To Solve Any Problem…Sit in a Blue Room: And Other Tricks to Unlock Your Brain Power

Think you’re not a creative thinker? Many people assume that some people are born with the ability to be creative while others simply are not. But recent psychological and neurological research has found that almost everyone has the capacity to be creative—and there are some surprisingly simple tricks that can help us significantly boost our creativity. Among them…

Think blue. Amazingly, the color that we’re surrounded with when we do our thinking has a dramatic effect on our creativity. A study published in Science found that test subjects doubled their creative output when placed in a room painted blue rather than one painted red. (Those in red rooms exhibited superior accuracy and attention to detail, however.) The researchers speculated that the human mind associates blue with relaxing images, such as clear skies and calm seas. A relaxed state of mind is crucial for creative thinking.

Restate problems using less specific verbs. Overly specific words can significantly restrict thinking. Researchers at Eastern Kentucky University discovered that simply restating problems using unspecific verbs allowed as many as 60% of test subjects to solve creativity problems that few or none could solve when specific verbs were used.

Example: If you wonder, Now how am I going to drive to work? when your car is in the shop, you might come up with solutions that only involve driving. Replace the word “drive” with the less specific “get,” and your mind is more likely to come up with a broader range of potential solutions. These solutions might include riding your bike to work, getting a ride from a colleague or investigating public transit options.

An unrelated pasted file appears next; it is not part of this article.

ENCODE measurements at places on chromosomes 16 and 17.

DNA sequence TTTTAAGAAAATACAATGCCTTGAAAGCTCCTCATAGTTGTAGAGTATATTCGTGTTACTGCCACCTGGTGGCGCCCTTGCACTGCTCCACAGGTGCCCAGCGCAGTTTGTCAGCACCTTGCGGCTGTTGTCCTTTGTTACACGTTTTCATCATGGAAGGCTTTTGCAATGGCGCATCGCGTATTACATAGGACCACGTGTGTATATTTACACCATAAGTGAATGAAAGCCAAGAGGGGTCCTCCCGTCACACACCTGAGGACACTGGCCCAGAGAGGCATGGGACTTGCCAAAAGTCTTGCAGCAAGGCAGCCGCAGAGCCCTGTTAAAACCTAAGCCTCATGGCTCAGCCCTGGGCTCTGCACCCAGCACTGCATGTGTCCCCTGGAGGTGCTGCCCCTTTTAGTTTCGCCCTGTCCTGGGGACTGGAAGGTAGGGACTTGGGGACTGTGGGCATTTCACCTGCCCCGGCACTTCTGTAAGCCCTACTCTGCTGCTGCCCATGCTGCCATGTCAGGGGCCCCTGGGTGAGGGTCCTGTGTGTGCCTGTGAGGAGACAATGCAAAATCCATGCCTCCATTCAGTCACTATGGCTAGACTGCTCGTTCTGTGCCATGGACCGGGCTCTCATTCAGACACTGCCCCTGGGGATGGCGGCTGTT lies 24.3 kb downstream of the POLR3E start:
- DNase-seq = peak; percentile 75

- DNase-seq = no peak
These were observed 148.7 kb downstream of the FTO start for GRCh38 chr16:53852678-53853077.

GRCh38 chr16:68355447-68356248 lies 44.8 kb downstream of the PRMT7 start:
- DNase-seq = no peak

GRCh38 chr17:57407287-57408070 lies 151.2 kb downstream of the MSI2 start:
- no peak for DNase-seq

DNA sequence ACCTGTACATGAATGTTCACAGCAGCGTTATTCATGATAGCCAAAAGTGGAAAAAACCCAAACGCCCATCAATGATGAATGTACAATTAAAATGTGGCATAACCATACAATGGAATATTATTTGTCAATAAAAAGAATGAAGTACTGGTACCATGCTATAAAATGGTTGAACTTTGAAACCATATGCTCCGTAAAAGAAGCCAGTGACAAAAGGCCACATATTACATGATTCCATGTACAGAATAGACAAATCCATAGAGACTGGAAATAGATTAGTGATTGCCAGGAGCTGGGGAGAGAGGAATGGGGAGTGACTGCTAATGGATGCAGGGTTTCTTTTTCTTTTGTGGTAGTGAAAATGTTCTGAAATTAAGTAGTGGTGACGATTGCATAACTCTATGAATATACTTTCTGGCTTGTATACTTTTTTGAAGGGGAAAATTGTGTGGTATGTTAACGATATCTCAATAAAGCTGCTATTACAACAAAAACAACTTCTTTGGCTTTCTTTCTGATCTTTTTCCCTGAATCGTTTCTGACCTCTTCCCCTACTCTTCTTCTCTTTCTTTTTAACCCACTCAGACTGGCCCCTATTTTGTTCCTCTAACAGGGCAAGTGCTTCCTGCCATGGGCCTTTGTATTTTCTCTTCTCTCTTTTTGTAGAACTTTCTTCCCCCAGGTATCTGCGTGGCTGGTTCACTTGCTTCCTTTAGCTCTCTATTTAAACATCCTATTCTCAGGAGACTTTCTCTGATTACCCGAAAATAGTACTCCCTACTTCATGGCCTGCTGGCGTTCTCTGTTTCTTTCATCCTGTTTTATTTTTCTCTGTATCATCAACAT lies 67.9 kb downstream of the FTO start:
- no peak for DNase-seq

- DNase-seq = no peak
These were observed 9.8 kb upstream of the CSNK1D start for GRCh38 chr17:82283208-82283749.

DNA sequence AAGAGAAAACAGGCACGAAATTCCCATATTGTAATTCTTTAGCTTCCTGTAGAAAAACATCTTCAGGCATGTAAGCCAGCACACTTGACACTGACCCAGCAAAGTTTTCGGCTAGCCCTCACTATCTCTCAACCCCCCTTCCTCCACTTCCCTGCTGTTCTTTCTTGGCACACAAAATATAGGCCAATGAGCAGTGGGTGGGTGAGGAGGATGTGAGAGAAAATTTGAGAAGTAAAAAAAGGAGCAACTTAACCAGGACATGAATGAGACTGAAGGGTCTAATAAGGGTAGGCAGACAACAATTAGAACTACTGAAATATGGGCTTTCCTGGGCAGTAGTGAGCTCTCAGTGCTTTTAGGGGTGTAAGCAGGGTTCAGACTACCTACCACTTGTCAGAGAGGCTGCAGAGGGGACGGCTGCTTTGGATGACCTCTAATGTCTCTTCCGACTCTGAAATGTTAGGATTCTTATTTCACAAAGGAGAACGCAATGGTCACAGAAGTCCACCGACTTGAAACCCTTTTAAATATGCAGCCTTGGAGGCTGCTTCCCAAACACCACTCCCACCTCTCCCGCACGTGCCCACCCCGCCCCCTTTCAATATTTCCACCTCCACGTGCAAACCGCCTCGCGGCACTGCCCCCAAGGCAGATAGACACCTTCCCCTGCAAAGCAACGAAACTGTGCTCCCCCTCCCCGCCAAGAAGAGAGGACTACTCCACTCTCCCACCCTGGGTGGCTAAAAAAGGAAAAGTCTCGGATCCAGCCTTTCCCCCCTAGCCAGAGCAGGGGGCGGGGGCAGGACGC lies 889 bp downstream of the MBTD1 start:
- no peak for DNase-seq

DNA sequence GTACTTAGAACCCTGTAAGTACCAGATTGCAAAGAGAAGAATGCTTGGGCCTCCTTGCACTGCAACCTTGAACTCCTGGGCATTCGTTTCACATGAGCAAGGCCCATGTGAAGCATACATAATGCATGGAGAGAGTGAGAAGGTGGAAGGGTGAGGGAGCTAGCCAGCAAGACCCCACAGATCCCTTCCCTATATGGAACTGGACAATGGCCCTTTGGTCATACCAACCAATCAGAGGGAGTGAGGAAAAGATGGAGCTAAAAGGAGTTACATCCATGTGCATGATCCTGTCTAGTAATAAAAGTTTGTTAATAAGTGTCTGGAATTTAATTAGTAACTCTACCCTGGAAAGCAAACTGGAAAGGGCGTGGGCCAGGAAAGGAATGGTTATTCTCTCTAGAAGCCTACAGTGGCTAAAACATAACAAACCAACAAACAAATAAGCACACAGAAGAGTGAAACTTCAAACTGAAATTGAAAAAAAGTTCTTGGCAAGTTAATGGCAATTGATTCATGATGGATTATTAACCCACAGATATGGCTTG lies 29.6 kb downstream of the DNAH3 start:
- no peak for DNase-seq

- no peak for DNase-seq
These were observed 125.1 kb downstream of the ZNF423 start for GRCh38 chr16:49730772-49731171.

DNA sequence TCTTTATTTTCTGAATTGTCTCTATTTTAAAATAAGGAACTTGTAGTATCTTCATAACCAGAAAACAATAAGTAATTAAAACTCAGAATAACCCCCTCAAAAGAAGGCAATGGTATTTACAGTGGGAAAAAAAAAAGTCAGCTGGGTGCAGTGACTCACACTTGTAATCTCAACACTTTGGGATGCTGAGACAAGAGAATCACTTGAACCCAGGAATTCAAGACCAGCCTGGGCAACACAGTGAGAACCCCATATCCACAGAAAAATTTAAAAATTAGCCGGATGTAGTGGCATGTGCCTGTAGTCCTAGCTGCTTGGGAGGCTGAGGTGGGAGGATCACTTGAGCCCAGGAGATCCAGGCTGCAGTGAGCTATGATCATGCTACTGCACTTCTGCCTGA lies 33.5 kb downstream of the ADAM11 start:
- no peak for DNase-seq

Set your alarm clock a few minutes earlier. Our minds tend to be drowsy and unfocused just after waking. Drowsy, unfocused minds are prone to wandering, and wandering minds are great at making creative connections between seemingly disparate concepts.
Trouble is, we tend to be in such a rush to get going in the morning that we don’t listen to the connections that our drowsy minds are making. Drexel University psychologist John Kounios, PhD, recommends setting our alarm clocks a few minutes earlier than necessary so that we can spend a few minutes lying calmly in bed—just thinking.

Alternative: Having a few alcoholic drinks is another way to encourage relaxed, creative, unfocused thinking. A study published in Consciousness and Cognition this year found that a blood alcohol level of 0.075%—slightly under the legal limit for intoxication—improved performance on a test of creativity by more than 30%. But cut yourself off at two drinks. The creativity advantage declines when drinkers become intoxicated.

Travel abroad. Spending time in foreign lands seems to significantly boost creativity—even after we come home. A 2009 study by the graduate business school Insead and Kellogg School of Management found a strong correlation between time previously spent abroad and success with a challenging creative problem. Spending time in different cultures increases our ability to see situations from varied perspectives, which aids creativity. Time spent abroad also teaches us to think like outsiders. Outsiders must practice creative thinking because they lack access to the information and resources available to insiders—if you don’t speak the language, you can’t ask locals for instructions and instead must use creative thinking to figure out how to get where you need to go or do what you need to do. Sometimes outsiders see things in creative ways simply because they don’t understand the intended meaning.